By Jonathan Stempel
NEW YORK (Reuters) - HSBC Holdings Plc on Sunday said it plans to shed nearly half of its underperforming U.S. branch network, selling 195 branches to First Niagara Financial Group Inc for about $1 billion, and closing 13 others.
The all-cash sale to First Niagara covers more than 40 percent of HSBC's roughly 470 U.S. branches, including 183 in upstate New York, six in New York City suburbs and six in Connecticut. It also includes $15 billion of deposits, $2.8 billion of loans and $4.3 billion of assets under management.
Following the transaction, Buffalo, New York-based First Niagara expects to be significantly larger, with about 450 branches, $38 billion of assets and $30 billion of deposits. It expects to divest some branches to meet antitrust concerns. An early 2012 closing is expected, pending regulatory approvals.
HSBC Chief Executive Stuart Gulliver in May announced plans for Europe's largest bank to slash $3.5 billion of costs by reducing its retail banking presence and selling its U.S. credit card unit, which has more than $30 billion of assets.
The bank has been criticized for its traditional strategy of spreading itself too widely, without sufficient regard for profitability.
HSBC has roughly 95 million customers and 300,000 employees in 87 markets. It is expected on Monday to report first-half results. Analysts on average expect a pretax profit of $10.9 billion, versus $11.1 billion a year earlier.
In May, HSBC said its U.S. banking unit HSBC Bank USA had a "record of underperformance," and that it would focus its operations on U.S. clients with international business and non-U.S. clients with business in the United States.
"HSBC is committed to the U.S. and leveraging our international network and skill-set, which are our competitive advantages," Niall Booker, chief executive of HSBC North America, said in a statement on Sunday.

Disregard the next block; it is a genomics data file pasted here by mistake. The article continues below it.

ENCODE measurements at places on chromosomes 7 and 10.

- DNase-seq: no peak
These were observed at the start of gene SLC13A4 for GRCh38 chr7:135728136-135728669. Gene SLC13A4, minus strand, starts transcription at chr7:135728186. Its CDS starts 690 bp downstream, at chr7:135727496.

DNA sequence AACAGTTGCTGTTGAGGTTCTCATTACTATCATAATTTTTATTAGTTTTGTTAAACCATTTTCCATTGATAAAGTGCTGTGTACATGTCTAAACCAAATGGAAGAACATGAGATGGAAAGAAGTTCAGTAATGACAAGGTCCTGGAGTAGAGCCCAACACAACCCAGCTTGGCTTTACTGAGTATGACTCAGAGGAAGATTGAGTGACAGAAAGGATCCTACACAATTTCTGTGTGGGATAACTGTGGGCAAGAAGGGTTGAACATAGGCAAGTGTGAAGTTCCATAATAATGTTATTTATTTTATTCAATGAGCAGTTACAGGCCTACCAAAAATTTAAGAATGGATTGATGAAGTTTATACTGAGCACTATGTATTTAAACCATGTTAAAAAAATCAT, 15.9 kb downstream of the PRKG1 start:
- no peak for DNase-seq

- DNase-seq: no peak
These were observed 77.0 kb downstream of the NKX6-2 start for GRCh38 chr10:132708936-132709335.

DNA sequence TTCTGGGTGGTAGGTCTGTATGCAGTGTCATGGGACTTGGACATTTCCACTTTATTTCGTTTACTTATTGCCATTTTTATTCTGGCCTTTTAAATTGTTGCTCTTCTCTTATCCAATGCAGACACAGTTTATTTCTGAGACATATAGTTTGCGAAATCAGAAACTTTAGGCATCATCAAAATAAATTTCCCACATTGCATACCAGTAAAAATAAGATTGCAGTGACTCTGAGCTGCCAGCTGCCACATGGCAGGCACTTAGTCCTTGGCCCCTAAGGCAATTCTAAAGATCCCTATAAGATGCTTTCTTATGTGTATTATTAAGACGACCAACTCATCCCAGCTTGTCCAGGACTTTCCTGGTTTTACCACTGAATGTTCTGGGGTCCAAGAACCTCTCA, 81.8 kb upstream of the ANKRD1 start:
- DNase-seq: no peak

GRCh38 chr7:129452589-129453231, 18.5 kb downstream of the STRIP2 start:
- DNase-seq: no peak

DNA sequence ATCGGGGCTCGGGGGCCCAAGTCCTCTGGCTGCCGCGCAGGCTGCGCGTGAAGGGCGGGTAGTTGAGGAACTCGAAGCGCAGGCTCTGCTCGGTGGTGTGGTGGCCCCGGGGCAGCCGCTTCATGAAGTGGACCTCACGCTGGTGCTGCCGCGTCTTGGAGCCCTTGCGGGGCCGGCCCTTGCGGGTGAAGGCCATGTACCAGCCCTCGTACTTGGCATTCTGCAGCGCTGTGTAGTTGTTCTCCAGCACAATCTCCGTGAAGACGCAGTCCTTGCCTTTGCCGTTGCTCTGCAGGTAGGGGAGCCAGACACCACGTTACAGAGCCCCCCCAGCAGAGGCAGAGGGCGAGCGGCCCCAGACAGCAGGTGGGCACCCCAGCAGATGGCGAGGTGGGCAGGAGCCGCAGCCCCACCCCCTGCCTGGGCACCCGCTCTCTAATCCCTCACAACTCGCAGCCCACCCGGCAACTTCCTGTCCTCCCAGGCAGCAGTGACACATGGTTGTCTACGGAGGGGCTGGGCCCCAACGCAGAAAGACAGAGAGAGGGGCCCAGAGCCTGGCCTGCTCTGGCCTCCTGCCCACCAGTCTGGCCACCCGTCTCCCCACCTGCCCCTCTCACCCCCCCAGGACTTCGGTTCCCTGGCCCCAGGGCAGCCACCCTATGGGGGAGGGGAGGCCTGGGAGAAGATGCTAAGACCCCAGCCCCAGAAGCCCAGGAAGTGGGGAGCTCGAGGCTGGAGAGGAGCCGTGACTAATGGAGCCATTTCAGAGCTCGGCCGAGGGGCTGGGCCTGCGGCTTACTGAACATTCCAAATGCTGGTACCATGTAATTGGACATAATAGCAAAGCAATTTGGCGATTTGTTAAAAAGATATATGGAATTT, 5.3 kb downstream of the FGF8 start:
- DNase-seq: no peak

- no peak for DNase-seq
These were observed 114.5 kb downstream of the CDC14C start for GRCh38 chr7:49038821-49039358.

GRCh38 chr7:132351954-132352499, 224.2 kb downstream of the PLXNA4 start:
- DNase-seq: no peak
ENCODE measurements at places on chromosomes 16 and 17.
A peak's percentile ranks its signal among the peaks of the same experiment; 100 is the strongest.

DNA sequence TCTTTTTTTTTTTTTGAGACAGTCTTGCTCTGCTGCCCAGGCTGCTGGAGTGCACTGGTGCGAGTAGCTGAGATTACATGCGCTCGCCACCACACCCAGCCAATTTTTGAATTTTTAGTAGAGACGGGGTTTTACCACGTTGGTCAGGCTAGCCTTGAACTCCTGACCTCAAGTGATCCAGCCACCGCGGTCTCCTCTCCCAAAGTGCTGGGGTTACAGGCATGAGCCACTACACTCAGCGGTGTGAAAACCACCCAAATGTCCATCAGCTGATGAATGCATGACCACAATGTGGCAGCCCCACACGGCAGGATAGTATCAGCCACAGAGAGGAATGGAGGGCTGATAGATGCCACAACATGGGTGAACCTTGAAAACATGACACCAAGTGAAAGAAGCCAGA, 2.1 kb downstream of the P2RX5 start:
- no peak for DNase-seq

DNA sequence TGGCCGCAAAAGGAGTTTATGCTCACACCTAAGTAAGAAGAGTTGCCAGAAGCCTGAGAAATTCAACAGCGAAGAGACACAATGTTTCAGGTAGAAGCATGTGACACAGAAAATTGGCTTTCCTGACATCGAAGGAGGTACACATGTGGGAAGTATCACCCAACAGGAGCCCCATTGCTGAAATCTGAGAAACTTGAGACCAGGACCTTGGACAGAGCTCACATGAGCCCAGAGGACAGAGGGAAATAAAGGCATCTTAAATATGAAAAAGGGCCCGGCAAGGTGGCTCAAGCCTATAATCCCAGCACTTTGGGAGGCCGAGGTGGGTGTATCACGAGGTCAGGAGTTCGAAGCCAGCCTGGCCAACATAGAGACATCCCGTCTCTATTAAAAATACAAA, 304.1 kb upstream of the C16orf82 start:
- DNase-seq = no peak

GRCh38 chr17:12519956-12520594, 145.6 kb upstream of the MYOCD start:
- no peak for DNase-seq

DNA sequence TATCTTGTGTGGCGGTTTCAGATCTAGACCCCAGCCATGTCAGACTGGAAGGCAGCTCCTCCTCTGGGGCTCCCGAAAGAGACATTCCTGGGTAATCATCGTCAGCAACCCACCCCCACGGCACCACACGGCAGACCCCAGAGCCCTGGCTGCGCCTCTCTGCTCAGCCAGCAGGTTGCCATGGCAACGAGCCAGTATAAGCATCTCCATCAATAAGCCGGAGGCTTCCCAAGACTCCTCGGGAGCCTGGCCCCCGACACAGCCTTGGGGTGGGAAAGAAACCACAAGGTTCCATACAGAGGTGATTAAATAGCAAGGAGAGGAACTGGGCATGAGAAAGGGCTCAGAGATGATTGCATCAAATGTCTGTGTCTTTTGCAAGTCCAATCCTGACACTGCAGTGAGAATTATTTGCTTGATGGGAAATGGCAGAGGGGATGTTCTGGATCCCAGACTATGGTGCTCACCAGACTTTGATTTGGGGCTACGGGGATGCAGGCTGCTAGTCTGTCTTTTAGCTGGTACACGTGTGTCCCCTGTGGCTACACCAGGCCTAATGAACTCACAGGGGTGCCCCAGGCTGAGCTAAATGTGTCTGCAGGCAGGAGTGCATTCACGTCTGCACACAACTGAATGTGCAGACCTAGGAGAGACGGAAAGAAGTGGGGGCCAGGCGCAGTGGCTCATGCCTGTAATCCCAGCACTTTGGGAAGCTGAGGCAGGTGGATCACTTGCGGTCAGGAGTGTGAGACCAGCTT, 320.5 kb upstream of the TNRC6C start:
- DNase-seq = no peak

The 13 branches that HSBC plans to close are located in Connecticut and New Jersey, and are near other HSBC branches. HSBC has about 370 branches in New York.
The bank did not immediately return requests on Sunday for further comment.
"HORRIBLE" TIME TO DO ACQUISITIONS, OR NOT?
First Niagara Chief Executive John Koelmel in an interview said his bank expects to divest 20 percent to 25 percent of the 195 HSBC branches to satisfy regulators and reduce overlap.
"We have staked out a footprint that runs from Buffalo to Boston to Philly and back to Pittsburgh," he said. "It is all about having meaningful presence in the markets we choose to serve."
Koelmel also said he was "sensitive" to valuations, especially given that the transaction is all cash, at a time of uncertainty about the economy and market environment.
"You can argue that this is a horrible time to do anything: Washington can't do anything, and markets are in a state of high alert," he said. "It's somewhere between a mess and an embarrassing train wreck. I'm always one who believes that in the private sector we have to have the courage to lead in spite of that. We can't be unduly deterred by what the markets in general are doing."
First Niagara expects the transaction to boost operating earnings, after merger costs, 10 percent to 11 percent in 2012. It also plans to issue $750 million to $800 million of stock and $350 million to $400 million of debt before the closing.
Most of the 1,900 workers at the 195 HSBC branches are expected to keep their jobs, including at branches that are sold, First Niagara said.
First Niagara said it was advised by Goldman Sachs & Co, Sandler O'Neill & Partners LP and the law firm Pepper Hamilton, while HSBC was advised by its own investment bankers, JPMorgan and the law firm Sullivan & Cromwell.
Shares of First Niagara closed Friday at $12.25 on the Nasdaq.
(Reporting by Jonathan Stempel; editing by Maureen Bavdek, Bernard Orr)